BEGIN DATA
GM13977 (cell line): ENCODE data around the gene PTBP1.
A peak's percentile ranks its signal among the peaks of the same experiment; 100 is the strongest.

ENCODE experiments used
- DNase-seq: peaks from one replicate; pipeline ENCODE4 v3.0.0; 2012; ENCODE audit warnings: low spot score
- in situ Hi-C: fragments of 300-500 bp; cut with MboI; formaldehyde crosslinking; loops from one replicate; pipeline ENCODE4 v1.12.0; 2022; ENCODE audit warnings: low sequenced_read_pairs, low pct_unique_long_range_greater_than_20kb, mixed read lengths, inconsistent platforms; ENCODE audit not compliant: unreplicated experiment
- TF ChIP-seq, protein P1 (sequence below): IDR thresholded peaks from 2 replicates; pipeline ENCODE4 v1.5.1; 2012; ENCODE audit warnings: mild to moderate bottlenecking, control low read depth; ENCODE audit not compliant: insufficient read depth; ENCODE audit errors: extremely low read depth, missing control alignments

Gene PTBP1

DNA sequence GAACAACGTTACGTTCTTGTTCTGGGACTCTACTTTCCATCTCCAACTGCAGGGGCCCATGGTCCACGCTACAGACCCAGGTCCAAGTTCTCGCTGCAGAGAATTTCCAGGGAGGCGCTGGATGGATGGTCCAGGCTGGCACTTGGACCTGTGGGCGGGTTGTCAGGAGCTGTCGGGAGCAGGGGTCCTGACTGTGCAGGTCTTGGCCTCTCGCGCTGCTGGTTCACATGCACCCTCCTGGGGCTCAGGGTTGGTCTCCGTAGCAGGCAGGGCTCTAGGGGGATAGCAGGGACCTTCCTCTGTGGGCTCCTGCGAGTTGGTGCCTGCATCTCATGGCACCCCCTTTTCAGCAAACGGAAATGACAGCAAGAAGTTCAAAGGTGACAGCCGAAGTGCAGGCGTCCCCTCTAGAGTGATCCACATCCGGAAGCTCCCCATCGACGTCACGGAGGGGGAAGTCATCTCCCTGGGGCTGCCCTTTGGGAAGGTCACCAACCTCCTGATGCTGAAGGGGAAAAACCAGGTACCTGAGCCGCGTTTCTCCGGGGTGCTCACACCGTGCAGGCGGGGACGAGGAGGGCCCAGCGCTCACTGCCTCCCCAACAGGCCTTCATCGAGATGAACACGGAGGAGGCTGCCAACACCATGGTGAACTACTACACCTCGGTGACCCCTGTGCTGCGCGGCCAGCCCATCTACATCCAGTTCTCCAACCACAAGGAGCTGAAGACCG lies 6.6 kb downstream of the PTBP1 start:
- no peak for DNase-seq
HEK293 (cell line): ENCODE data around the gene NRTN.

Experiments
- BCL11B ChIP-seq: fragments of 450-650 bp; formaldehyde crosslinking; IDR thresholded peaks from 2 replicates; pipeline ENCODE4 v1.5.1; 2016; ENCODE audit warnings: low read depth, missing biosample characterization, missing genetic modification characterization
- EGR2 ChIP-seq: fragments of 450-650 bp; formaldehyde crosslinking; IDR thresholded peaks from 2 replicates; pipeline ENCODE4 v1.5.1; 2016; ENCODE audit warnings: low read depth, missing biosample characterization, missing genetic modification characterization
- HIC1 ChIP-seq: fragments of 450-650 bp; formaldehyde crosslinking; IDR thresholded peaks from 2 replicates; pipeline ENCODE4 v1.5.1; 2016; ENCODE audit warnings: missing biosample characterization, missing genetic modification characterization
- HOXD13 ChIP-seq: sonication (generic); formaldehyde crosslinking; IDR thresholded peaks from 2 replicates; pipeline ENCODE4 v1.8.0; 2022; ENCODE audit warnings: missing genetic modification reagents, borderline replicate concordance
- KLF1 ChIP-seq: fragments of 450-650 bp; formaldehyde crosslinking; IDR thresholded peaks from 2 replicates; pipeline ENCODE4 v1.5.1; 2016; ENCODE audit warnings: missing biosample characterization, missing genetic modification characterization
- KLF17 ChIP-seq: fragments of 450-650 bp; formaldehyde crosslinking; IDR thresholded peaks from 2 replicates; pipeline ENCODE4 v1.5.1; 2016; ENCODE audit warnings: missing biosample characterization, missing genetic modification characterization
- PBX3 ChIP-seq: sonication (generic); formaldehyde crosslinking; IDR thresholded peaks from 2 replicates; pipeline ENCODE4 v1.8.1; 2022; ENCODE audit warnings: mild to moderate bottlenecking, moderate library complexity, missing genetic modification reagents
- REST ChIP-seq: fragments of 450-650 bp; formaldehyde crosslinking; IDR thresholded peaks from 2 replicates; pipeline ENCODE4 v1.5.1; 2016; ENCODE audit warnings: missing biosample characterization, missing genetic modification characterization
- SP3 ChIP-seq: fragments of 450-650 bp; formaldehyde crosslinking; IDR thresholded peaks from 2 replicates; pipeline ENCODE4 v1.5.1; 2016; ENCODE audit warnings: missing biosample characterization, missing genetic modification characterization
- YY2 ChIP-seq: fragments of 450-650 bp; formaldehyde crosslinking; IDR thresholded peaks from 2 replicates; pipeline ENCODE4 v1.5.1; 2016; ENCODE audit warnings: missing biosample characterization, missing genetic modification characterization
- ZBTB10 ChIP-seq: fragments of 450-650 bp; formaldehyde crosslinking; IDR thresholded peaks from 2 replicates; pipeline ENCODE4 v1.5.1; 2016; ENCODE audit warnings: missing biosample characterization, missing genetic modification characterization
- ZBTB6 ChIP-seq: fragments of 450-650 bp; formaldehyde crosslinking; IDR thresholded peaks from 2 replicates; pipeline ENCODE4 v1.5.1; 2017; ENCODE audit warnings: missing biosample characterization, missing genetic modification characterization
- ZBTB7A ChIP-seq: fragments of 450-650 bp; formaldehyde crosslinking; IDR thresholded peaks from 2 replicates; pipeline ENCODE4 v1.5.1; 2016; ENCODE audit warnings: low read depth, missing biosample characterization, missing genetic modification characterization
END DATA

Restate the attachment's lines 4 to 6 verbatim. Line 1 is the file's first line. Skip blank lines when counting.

- DNase-seq: peaks from one replicate; pipeline ENCODE4 v3.0.0; 2012; ENCODE audit warnings: low spot score
- in situ Hi-C: fragments of 300-500 bp; cut with MboI; formaldehyde crosslinking; loops from one replicate; pipeline ENCODE4 v1.12.0; 2022; ENCODE audit warnings: low sequenced_read_pairs, low pct_unique_long_range_greater_than_20kb, mixed read lengths, inconsistent platforms; ENCODE audit not compliant: unreplicated experiment
- TF ChIP-seq, protein P1 (sequence below): IDR thresholded peaks from 2 replicates; pipeline ENCODE4 v1.5.1; 2012; ENCODE audit warnings: mild to moderate bottlenecking, control low read depth; ENCODE audit not compliant: insufficient read depth; ENCODE audit errors: extremely low read depth, missing control alignments